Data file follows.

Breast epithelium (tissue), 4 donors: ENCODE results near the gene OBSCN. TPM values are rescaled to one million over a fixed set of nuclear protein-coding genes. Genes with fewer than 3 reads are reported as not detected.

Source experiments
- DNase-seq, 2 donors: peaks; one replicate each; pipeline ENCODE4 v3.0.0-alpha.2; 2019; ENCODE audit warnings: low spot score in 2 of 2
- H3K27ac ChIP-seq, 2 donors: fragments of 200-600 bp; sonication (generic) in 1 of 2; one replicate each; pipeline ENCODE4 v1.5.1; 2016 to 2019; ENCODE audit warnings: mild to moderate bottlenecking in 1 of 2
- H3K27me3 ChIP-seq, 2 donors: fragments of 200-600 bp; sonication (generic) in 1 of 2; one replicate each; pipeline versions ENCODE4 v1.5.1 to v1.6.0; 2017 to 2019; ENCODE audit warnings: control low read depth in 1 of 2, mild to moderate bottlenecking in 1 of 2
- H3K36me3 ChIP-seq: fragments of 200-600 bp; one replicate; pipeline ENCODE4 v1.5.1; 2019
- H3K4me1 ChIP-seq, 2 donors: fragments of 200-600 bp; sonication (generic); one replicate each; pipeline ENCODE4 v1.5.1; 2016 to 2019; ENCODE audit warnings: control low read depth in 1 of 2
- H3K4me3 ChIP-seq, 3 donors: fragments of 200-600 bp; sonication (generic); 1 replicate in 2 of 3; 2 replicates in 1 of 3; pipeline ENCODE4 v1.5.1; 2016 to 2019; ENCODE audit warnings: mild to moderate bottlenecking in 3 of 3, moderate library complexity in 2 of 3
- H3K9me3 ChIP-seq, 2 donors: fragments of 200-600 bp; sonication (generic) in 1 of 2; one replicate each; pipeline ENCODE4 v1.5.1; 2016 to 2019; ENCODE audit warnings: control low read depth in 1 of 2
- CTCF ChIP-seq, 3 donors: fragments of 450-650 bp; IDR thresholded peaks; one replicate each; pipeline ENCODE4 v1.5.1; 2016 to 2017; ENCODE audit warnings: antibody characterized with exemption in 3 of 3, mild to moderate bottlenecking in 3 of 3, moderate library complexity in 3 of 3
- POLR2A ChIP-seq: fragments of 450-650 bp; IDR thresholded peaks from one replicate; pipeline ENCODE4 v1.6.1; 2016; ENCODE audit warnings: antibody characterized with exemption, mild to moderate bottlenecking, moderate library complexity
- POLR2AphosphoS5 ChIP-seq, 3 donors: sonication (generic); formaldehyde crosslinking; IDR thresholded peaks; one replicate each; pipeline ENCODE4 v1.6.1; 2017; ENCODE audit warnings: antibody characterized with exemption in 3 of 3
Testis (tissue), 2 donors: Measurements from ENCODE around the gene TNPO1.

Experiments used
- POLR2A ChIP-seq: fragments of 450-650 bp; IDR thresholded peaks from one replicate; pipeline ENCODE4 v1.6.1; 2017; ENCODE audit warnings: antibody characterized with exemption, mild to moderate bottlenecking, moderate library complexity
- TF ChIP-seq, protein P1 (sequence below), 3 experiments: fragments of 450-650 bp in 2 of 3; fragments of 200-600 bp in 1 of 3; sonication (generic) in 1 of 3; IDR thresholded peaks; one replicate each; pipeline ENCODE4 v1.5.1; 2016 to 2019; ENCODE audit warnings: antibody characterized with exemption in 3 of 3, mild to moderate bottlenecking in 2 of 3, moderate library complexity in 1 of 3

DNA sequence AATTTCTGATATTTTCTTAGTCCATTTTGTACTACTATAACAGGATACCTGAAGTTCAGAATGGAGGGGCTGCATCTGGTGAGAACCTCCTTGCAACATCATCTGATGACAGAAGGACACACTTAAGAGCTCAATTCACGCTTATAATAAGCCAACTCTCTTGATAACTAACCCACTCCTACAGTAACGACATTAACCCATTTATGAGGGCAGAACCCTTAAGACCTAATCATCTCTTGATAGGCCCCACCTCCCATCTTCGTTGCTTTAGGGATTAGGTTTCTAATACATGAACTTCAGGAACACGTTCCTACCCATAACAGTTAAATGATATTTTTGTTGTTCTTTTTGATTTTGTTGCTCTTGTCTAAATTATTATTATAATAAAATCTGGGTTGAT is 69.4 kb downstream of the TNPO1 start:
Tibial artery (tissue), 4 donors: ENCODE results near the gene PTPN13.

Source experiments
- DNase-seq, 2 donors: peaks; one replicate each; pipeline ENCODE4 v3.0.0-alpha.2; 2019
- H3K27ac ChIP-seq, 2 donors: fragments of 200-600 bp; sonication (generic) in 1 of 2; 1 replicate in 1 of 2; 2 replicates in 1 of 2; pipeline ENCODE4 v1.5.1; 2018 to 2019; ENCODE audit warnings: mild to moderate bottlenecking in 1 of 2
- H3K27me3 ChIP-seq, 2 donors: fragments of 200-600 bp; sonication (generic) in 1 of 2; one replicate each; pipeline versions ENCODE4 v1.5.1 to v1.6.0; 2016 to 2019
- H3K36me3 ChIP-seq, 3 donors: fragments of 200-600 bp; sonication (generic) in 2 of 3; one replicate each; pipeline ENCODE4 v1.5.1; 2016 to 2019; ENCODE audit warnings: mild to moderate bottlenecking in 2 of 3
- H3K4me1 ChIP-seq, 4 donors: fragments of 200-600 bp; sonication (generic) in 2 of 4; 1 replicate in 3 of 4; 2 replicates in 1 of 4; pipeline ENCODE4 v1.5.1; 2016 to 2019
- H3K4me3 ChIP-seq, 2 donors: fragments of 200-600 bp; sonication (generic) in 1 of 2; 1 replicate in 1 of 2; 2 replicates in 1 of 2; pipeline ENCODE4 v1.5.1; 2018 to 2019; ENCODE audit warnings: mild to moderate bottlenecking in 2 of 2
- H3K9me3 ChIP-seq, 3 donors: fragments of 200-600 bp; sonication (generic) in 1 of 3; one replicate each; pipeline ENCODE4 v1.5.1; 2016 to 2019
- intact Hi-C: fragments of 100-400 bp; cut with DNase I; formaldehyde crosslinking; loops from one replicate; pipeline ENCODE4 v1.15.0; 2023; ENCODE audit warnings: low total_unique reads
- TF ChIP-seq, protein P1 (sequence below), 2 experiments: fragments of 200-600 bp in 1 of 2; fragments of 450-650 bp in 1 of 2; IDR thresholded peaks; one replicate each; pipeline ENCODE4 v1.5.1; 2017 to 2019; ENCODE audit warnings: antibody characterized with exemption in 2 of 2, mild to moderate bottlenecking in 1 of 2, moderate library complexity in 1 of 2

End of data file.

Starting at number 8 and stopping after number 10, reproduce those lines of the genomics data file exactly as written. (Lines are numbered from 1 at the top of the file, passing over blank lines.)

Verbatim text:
- H3K4me3 ChIP-seq, 3 donors: fragments of 200-600 bp; sonication (generic); 1 replicate in 2 of 3; 2 replicates in 1 of 3; pipeline ENCODE4 v1.5.1; 2016 to 2019; ENCODE audit warnings: mild to moderate bottlenecking in 3 of 3, moderate library complexity in 2 of 3
- H3K9me3 ChIP-seq, 2 donors: fragments of 200-600 bp; sonication (generic) in 1 of 2; one replicate each; pipeline ENCODE4 v1.5.1; 2016 to 2019; ENCODE audit warnings: control low read depth in 1 of 2
- CTCF ChIP-seq, 3 donors: fragments of 450-650 bp; IDR thresholded peaks; one replicate each; pipeline ENCODE4 v1.5.1; 2016 to 2017; ENCODE audit warnings: antibody characterized with exemption in 3 of 3, mild to moderate bottlenecking in 3 of 3, moderate library complexity in 3 of 3